You know the old adage: don't plant your garden until Mother's Day Weekend. Well, one could make a similar argument in farming, however, we were well past Mother's Day Weekend when we got a late widespread May frost that impacted the crops of many Iowa farmers. Now, the late May frost seems like eons ago as it's been in the 90s this week, but we're now seeing that it did wreak havoc on many Iowa farmer's crops.

Due to the frost, many Iowa farmers had to plant... again

The cold snap forced a large number of Iowa farmers to replant crops like soybeans and corn, according to a Radio Iowa story. The latest USDA report shows some Iowa farmers had to re-plant both corn and soybeans due to frost damage that occurred near the end of May.

Furthermore, in an Ag Web interview, a USDA meteorologist claimed northern Iowa saw the third latest freeze in the state's history and the worst in recent history with the only other two occurring in 1897 and 1947.

Iowa farmers continue to plant soybeans

The Radio Iowa report says a quarter of the state's soybeans are yet to be planted, while eighty-six percent of the soybeans have already emerged. The USDA report says 96% of planted corn has emerged, which is actually nine days ahead of the five-year average. Given the recent weather, I don't think farmers have to worry about the cold for a long time. There's no high temperature in eastern or northeastern cooler than 81 degrees in the 10-day weather outlook.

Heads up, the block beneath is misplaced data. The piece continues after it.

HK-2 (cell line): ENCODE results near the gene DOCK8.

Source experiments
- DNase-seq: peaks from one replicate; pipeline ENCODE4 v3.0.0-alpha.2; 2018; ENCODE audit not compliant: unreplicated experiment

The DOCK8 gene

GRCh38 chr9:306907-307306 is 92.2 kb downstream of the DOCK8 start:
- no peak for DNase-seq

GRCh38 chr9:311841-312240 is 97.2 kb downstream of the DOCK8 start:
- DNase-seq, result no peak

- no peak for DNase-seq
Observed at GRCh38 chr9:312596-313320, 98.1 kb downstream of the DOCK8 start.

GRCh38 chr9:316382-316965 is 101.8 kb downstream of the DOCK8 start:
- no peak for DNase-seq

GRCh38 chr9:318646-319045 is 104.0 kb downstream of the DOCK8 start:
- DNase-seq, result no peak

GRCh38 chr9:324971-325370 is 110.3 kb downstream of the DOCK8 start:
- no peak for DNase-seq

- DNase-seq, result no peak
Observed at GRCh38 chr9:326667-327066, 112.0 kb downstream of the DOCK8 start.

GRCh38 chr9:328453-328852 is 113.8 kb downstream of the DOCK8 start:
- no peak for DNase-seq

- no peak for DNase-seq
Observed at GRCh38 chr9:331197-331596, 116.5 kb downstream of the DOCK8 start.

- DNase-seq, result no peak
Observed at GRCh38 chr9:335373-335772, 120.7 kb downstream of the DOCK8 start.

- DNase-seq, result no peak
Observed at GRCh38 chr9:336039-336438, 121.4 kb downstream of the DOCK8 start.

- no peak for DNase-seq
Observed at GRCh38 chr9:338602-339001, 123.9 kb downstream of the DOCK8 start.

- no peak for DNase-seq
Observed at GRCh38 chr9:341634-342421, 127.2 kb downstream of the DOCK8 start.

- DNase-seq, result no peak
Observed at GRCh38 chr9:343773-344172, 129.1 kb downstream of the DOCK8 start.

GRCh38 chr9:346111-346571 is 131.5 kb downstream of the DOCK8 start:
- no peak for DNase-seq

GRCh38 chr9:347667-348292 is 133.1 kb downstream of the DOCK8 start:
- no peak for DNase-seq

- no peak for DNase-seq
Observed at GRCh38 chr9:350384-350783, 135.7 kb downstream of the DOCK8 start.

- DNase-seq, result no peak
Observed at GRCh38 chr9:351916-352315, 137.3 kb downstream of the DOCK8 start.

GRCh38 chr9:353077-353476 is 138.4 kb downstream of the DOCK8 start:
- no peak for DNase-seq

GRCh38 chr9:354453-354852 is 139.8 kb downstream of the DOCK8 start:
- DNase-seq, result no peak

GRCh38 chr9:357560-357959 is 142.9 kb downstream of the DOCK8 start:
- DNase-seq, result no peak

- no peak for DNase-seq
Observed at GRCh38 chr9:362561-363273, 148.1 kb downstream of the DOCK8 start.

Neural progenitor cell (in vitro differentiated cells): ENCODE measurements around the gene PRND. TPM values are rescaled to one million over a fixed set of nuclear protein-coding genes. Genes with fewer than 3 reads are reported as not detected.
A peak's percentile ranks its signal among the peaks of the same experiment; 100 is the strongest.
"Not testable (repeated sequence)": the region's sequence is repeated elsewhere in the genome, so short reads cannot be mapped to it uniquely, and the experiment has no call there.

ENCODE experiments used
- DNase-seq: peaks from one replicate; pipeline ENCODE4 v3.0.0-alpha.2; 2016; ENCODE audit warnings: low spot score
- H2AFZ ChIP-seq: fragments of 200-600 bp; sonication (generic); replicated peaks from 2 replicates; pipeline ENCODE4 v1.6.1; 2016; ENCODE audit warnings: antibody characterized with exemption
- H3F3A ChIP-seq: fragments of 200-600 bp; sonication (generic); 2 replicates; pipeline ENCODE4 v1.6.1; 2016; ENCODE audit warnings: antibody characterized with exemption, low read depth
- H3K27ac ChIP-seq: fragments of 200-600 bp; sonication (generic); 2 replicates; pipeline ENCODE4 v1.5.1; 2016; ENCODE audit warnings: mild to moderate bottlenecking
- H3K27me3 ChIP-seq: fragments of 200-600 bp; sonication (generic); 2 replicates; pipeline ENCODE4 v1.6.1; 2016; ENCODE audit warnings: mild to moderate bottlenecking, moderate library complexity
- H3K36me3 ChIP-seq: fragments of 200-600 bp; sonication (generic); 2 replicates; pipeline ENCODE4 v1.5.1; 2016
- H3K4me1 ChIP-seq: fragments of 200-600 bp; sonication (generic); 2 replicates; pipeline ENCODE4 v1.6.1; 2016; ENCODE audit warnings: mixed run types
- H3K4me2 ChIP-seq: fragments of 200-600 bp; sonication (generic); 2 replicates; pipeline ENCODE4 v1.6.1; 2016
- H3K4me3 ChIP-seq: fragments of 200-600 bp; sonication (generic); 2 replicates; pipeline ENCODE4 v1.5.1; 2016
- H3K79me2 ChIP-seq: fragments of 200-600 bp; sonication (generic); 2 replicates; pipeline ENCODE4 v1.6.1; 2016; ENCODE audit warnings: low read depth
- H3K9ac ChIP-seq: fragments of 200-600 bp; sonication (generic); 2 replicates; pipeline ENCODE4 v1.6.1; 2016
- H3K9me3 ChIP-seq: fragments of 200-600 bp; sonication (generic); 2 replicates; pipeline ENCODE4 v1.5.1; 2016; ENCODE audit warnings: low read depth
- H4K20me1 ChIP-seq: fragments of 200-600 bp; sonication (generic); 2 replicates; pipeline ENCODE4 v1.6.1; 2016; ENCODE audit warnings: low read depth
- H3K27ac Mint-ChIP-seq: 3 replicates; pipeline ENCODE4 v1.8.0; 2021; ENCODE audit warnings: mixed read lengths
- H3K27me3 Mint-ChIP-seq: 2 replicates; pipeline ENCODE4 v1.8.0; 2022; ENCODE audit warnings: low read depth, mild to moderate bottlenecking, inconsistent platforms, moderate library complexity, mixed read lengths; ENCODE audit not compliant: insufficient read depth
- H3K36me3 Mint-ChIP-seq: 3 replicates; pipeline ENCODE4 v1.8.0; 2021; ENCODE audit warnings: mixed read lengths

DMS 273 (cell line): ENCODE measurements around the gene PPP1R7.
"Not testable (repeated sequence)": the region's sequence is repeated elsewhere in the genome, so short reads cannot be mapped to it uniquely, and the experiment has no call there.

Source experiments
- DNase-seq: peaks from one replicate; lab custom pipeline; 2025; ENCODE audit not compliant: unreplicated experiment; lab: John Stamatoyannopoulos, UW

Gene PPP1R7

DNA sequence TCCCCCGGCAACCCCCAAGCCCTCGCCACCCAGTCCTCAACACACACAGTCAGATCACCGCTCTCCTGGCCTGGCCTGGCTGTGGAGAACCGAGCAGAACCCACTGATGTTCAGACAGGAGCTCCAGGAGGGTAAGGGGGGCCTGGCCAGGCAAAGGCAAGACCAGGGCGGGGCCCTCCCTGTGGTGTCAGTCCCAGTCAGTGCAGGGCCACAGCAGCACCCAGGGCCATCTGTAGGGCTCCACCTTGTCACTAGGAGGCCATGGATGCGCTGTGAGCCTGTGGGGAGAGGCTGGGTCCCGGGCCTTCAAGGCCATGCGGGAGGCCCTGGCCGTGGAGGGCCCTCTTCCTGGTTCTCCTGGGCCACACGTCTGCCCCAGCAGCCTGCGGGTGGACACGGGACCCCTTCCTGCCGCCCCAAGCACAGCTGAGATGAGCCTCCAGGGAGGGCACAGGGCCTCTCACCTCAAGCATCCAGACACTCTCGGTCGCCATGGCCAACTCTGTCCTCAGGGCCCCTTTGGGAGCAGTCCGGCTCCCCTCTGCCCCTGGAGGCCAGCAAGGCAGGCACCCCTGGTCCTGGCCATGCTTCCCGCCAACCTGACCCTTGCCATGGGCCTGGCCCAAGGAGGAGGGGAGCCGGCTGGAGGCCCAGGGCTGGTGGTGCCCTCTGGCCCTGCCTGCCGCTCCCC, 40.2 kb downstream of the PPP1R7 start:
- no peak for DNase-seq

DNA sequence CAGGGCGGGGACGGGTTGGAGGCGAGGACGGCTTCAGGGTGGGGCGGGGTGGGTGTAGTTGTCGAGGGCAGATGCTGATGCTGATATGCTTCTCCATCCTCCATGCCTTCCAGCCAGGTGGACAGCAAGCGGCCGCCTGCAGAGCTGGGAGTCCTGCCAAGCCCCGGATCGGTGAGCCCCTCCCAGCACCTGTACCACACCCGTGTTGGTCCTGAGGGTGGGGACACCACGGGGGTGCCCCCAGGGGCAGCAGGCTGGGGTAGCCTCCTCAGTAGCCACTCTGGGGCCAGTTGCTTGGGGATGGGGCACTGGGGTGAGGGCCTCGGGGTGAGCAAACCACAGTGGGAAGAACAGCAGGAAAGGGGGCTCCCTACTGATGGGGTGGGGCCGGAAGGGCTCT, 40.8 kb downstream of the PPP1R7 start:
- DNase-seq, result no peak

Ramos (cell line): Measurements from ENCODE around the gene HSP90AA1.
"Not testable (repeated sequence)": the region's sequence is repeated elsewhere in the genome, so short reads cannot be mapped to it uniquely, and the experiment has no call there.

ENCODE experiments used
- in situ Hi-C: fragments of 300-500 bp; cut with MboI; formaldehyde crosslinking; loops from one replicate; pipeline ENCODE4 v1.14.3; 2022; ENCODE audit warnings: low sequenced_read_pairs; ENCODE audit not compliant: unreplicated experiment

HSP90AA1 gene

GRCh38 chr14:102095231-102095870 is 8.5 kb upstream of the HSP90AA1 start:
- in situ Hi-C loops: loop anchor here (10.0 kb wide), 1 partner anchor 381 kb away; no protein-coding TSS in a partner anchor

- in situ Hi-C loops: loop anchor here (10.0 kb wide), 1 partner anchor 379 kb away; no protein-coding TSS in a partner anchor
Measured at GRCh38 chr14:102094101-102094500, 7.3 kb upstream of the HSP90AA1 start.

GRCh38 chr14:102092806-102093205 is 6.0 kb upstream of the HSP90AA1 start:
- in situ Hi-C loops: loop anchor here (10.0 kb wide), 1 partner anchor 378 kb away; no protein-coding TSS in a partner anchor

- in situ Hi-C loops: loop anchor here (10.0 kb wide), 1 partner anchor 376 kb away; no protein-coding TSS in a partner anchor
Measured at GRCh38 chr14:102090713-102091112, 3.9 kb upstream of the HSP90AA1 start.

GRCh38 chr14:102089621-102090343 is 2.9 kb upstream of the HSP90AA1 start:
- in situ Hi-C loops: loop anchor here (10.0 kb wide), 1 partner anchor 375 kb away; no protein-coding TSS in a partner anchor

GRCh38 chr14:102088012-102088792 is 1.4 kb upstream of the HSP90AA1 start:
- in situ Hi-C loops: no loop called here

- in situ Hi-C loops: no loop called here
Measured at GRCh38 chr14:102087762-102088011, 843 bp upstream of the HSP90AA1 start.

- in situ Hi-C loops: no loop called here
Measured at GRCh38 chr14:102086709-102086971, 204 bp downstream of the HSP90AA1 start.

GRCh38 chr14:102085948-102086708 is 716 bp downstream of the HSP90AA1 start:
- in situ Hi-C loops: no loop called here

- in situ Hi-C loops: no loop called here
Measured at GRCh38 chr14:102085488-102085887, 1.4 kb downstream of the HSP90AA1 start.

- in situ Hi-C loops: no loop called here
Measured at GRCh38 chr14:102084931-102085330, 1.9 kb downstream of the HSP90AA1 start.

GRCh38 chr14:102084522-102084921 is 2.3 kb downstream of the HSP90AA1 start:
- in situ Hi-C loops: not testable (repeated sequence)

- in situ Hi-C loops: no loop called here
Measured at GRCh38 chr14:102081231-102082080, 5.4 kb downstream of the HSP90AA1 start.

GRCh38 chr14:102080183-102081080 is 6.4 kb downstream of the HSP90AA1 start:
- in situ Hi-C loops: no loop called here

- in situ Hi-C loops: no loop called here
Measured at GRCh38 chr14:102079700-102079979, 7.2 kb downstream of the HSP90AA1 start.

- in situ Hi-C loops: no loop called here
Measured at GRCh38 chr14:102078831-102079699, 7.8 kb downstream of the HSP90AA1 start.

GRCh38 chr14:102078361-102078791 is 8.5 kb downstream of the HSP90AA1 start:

Small Town Iowa: Bily Clocks Museum in Spillville - Photo Gallery

No photo can do "justice" to show the true beauty of these historic clocks. You have to see them in person to fully appreciate the intricacy of each piece, along with their working and moving parts. Plus, the relaxing sounds of the chimes going off or music playing. Before you make the trip to Spillville to see them for yourself, let's take a virtual trip and see the highlights of Frank and Joseph Bily's work. (Photos taken by permission)

LOOK: Here are the 25 best places to live in Iowa

Stacker compiled a list of the best places to live in Iowa using data from Niche. Niche ranks places to live based on a variety of factors including cost of living, schools, health care, recreation, and weather. Cities, suburbs, and towns were included. Listings and images are from realtor.com.

On the list, there's a robust mix of offerings from great schools and nightlife to high walkability and public parks. Some areas have enjoyed rapid growth thanks to new businesses moving to the area, while others offer glimpses into area history with well-preserved architecture and museums. Keep reading to see if your hometown made the list.